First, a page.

When it comes to productivity, work on your culture!
Article written by John Bacon, UK Head of Program Delivery
In UK industry, ‘workplace culture’ is a frequently discussed topic. Made fashionable by high-growth tech companies, larger organisations constantly strive to emulate environments that support a positive ‘workplace culture’. Despite this, culture is not clearly defined, and most organisations could not provide you with a ‘score’ or measure for their culture in their annual reports.
Only after working with Pulse was I able to see an organisation able to definitively measure culture and understand how it impacts operational performance and productivity, and whether or not it is aligned with organizational strategy.
Often the word culture comes up in a negative context, around subjects such as bullying in the workplace, or workers’ rights. Rarely is it held up as an enabler or driver of great things.
As a younger man I studied and worked in Europe and found that the workplace provides an excellent vignette of a country’s culture, and a fascinating means of comparing two or more country’s cultures.
The media this week is awash with the news that German workers are significantly more productive than workers in the UK. Apparently a German worker can produce as much in 4 days as a UK worker can in 5. If this is true, it is not by accident. If you are tempted to think this is by heavy-handed management and whip-cracking then think again.
So how do we get beyond the stereotypical thinking that Germans are better organised and work harder than us? How can we understand what facilitates better productivity?
At Pulse we help organisations design an intentional culture to help them achieve their strategic goals. Our methodology is grounded in human psychology, and the currency in which we operate is not Sterling or Euros, but behaviours.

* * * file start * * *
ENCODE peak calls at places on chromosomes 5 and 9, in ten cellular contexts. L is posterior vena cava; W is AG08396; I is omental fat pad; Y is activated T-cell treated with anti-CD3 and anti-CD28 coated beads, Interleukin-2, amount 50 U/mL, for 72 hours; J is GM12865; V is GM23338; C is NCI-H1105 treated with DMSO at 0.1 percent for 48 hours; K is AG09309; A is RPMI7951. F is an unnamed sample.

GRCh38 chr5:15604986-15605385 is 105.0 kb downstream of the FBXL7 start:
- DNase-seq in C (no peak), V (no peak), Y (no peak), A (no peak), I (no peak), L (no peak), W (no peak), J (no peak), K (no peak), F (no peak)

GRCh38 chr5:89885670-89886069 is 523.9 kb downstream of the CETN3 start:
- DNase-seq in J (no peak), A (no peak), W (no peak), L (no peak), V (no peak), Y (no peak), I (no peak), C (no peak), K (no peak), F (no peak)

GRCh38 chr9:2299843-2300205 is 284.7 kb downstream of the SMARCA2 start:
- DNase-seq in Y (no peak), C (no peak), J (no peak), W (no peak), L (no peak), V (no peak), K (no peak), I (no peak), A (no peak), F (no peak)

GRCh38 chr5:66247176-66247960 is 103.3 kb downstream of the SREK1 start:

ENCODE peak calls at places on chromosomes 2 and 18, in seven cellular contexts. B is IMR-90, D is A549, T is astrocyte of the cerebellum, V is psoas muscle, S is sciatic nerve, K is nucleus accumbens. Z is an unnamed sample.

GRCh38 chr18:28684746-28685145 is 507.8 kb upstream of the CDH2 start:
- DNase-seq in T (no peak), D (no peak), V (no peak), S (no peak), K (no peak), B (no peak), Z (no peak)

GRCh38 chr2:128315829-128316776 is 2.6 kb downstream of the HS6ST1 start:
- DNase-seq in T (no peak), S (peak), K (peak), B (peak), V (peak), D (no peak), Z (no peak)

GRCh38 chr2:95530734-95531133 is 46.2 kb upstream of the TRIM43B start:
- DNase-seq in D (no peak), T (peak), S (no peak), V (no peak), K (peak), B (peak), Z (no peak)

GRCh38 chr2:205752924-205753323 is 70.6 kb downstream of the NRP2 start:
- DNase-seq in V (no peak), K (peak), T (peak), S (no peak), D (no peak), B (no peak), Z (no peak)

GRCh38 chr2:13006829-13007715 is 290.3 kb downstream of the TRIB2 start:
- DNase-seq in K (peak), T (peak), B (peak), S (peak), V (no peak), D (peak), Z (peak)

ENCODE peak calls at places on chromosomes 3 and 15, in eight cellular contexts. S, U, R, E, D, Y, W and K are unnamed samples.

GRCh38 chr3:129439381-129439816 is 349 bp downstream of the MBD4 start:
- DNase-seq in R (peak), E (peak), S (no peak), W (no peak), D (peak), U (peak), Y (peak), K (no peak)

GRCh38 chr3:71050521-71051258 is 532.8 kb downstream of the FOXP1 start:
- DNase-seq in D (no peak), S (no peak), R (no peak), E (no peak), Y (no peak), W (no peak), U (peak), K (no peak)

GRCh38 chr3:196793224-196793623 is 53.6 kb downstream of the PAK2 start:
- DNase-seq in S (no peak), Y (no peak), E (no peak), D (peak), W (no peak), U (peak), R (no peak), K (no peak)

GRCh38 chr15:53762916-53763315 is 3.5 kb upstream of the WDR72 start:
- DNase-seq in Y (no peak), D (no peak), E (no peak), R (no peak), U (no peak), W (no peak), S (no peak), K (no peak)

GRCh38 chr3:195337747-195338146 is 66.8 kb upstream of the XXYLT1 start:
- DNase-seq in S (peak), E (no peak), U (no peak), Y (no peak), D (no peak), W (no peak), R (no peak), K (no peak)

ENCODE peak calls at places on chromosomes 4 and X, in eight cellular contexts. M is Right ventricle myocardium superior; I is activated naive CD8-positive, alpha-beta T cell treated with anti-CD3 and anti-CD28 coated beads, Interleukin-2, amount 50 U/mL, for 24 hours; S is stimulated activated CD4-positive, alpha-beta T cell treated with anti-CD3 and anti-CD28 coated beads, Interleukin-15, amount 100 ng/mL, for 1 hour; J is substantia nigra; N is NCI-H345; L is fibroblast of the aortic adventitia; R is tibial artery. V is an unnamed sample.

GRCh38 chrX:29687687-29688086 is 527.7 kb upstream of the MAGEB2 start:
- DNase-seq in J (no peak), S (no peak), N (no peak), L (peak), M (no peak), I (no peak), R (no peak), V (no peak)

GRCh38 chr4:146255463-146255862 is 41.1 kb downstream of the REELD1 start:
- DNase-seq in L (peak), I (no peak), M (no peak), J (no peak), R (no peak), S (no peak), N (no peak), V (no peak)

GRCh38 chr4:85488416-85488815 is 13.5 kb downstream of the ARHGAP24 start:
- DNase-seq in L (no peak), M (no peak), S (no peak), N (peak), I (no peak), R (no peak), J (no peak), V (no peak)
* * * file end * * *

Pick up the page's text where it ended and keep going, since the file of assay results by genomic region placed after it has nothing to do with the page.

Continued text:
So, what kinds of workplace behaviours may drive productivity? And why might it be that these statistics are showing significantly higher productivity in Germany than in the UK?
One could sum up the German philosophy to work in three words; ‘Work is Work’. To have this refrain hung on a UK workplace wall would most likely upset union reps and employment lawyers a great deal. It would be seen as somewhat Victorian and an excessively capitalist mantra to adopt. But it is how this mantra is applied in the way that workers behave which is important and telling. One could translate it into a behaviour such as ‘We Use Our Time Productively’.
Pulse translate the words of a ‘behaviour’ into ‘we do this by’ examples, and these in turn show employees how that behaviour should be positively demonstrated.
In the case of the Germans, there are a few distinct ‘we do this by’s’ which predominate much more strongly than in many UK workplaces :
- Use of social media and private email are not allowed in the workplace. It is culturally unacceptable to use these in the workplace. Unlike the UK, this behaviour is so embedded that rarely do you see management teams policing this through policies and procedures. Instead peers will call each other out if they see one another wasting time on such activities.
- ‘Chit chat’ has no currency. German workers will not spend a great deal of time talking about their social lives, what was on television last night, what they will be having for dinner tonight, or how clever their kids are. Again, this behaviour is embedded to the point that you would struggle to find someone prepared to engage in that sort of conversation. There is no lost time.
- Effectiveness is not measured by how hard you work, but by how productive you are. In the UK we are obsessed with being seen to be working longer hours than our colleagues. We wear stress as a badge of honour, and workers who keep to their hours are seen as somehow less committed than their colleagues. Perhaps they should be congratulated if they are managing to deliver as much as their colleagues in less time. Perhaps we should ask them ‘how did you manage that?’, listen to their responses and learn from them.
I have one more piece of news for you which may come as a shock. Germans are actually very happy people. They have more family time, enjoy their social lives, and believe me they know how to play hard. Perhaps they do this in the knowledge that they have put in a good shift, and are therefore more able to reach out and touch the ‘work-life balance’ Holy Grail. Perhaps.
So I offer you a challenge. If you want a more productive and happier workforce, then work on your culture. You don’t have to be more German, but we all have the ability to learn from others wherever they may be in the world.